iPhone tour available on Apple's site

Apple's Web site has one of the most detailed looks yet at the iPhone, a 20-minute guided tour of how it all works.

The longest iPhone commercial you'll ever see is available on Apple's Web site.

The company on Friday posted a 20-minute guided tour of the device that is one of the most exhaustive looks yet at that iPhone thing you might have heard about. A really nice, enthusiastic man wearing a black shirt (no, not that one) takes you through the various features of the iPhone, including making phone calls, listening to music, sending e-mail, browsing the Web, and using applications like Google Maps.

Take a 20-minute tour of the iPhone on Apple's site, and keep your hands inside the vehicle at all times. Apple

Alas, the technical details we've all been waiting for are not to be found. But if you're looking for a sense of how the user interface works on the iPhone, this is a good place to start. There didn't seem to be a whole lot of new things Apple hasn't disclosed, but the company does address some of the early suspicions about the touch screen keyboard.

Apple recommends that "it's easiest to begin typing with just your index finger," gradually working your way up to two-thumb BlackBerry-style typing. That won't be hard for the hunt-and-peckers in this office.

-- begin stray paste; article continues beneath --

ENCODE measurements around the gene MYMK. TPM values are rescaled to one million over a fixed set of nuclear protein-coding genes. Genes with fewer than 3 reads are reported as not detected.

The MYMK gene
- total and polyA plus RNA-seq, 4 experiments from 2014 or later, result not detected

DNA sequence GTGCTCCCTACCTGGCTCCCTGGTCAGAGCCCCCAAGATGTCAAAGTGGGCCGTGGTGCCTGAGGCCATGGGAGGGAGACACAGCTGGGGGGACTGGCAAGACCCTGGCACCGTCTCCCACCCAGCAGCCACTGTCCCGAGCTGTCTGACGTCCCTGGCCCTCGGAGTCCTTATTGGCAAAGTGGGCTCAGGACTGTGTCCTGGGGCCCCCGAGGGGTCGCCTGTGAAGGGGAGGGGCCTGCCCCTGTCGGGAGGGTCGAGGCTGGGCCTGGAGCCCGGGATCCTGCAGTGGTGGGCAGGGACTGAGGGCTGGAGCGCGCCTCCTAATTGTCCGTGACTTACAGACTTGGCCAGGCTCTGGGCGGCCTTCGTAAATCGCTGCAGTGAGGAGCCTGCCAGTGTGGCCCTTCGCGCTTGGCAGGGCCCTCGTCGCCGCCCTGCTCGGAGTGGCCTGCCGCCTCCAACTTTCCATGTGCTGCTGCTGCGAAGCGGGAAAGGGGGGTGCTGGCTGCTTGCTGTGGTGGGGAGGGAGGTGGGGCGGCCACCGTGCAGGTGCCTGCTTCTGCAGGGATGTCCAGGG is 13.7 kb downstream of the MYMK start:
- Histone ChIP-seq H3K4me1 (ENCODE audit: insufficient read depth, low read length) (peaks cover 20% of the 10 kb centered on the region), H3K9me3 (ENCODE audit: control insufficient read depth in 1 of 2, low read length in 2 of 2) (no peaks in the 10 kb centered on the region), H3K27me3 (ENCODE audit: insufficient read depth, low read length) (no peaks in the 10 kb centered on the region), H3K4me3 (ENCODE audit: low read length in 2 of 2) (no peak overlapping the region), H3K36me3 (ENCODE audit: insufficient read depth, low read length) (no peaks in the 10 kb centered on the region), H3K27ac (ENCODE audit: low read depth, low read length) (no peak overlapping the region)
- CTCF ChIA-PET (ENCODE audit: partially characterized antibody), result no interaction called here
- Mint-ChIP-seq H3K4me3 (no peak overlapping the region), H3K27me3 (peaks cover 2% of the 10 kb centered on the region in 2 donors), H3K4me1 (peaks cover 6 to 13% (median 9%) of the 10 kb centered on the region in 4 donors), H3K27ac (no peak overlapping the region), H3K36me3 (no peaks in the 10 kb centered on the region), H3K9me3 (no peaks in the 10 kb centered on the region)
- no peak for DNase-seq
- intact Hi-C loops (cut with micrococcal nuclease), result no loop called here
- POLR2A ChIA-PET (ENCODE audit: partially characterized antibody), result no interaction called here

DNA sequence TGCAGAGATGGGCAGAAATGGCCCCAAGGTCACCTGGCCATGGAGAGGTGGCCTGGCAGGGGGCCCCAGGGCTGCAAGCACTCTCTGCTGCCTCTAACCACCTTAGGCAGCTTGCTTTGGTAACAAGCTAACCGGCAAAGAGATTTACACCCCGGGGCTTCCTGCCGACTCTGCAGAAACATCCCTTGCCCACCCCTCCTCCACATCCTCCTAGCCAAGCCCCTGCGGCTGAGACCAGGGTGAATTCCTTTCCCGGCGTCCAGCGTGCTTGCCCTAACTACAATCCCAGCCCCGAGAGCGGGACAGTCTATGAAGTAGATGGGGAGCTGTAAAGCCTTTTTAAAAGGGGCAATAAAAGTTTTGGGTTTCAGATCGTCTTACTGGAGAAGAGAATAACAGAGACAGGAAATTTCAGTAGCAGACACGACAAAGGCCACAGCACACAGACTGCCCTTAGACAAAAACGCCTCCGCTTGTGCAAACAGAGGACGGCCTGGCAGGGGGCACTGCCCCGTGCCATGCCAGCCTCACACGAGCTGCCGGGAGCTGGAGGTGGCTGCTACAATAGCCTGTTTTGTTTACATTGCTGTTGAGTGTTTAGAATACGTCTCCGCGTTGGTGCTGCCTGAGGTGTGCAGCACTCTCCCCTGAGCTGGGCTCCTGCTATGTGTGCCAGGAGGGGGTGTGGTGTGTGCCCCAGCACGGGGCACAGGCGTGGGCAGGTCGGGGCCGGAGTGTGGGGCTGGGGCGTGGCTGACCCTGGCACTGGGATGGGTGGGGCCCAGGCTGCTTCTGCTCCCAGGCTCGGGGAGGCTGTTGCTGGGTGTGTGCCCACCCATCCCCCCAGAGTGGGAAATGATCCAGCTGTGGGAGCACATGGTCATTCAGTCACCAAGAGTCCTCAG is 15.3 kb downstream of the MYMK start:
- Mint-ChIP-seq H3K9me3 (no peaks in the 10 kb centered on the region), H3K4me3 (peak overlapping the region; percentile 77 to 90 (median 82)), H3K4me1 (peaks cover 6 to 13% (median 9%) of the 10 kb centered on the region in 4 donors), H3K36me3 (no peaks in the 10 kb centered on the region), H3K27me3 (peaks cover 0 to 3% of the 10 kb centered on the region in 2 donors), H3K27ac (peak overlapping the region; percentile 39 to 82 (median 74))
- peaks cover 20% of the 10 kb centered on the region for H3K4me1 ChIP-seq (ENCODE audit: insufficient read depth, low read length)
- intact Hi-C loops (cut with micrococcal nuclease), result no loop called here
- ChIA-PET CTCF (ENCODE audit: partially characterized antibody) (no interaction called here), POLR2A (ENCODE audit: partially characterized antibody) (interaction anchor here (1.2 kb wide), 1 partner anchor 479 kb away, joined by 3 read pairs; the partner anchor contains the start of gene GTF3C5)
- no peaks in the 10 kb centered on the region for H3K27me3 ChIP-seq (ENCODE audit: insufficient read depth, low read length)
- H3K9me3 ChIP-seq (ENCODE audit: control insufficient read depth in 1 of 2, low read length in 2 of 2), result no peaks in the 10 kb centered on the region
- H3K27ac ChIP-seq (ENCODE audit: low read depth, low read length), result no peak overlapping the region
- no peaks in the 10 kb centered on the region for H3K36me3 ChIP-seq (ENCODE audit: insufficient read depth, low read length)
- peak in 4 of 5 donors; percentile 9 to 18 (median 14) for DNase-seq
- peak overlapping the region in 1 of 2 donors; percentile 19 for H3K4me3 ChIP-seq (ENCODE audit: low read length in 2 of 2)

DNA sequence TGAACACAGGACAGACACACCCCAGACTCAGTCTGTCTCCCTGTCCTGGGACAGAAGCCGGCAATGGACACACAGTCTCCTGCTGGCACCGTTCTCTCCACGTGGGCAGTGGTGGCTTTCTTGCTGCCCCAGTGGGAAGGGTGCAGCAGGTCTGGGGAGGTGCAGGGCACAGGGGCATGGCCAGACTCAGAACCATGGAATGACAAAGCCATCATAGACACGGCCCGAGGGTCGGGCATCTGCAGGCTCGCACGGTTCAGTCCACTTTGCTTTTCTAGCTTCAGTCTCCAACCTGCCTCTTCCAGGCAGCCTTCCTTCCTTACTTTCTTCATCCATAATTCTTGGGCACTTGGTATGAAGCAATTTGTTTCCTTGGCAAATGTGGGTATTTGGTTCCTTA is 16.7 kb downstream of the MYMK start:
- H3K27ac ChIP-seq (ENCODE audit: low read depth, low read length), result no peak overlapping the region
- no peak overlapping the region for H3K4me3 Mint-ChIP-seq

The video also shows how the iPhone predicts what you might be about to type, but it does it in a little window above the line you're actually typing. So if it screws up, you don't have to erase the wrong word it chose, you can just ignore the prediction.

"In about a week you'll be typing faster on the iPhone than on any other small keyboard, especially if you trust the intelligence of the keyboard," according to the nice man in the video. In exactly a week , I'll be ready for another vacation.

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About the author

    Tom Krazit writes about the ever-expanding world of Google, as the most prominent company on the Internet defends its search juggernaut while expanding into nearly anything it thinks possible. He has previously written about Apple, the traditional PC industry, and chip companies. E-mail Tom.

     

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